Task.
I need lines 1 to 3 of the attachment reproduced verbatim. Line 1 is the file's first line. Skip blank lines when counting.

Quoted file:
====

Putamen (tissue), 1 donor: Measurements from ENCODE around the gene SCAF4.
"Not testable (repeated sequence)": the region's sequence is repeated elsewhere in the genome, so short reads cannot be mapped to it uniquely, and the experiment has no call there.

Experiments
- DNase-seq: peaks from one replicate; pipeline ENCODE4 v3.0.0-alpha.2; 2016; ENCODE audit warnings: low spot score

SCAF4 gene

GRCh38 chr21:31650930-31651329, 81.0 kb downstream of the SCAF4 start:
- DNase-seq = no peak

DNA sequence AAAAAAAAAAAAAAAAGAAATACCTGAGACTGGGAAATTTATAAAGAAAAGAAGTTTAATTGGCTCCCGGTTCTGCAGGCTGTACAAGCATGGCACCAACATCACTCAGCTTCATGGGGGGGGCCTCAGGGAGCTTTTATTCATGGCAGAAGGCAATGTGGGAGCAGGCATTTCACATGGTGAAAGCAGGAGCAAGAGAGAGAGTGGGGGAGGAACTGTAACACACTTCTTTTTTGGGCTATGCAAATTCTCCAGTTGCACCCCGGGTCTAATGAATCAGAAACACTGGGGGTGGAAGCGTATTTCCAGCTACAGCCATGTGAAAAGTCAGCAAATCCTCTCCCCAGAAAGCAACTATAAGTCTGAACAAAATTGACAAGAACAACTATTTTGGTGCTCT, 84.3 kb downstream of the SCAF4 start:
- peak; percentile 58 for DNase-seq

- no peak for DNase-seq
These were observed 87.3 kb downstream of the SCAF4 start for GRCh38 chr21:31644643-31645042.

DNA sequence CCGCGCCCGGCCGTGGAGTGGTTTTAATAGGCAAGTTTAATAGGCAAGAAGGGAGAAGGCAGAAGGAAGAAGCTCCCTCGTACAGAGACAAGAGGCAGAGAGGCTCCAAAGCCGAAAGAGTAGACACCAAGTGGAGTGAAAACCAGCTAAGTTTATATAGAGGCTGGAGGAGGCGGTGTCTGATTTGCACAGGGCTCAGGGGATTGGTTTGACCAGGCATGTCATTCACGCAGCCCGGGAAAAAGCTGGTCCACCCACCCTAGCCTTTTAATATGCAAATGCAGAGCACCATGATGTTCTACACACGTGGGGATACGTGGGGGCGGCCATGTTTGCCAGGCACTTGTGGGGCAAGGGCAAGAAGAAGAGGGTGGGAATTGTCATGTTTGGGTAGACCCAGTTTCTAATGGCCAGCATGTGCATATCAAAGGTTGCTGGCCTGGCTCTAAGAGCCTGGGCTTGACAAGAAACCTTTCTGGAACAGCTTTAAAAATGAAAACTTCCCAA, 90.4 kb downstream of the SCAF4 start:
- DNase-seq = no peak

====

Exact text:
Putamen (tissue), 1 donor: Measurements from ENCODE around the gene SCAF4.
"Not testable (repeated sequence)": the region's sequence is repeated elsewhere in the genome, so short reads cannot be mapped to it uniquely, and the experiment has no call there.

Experiments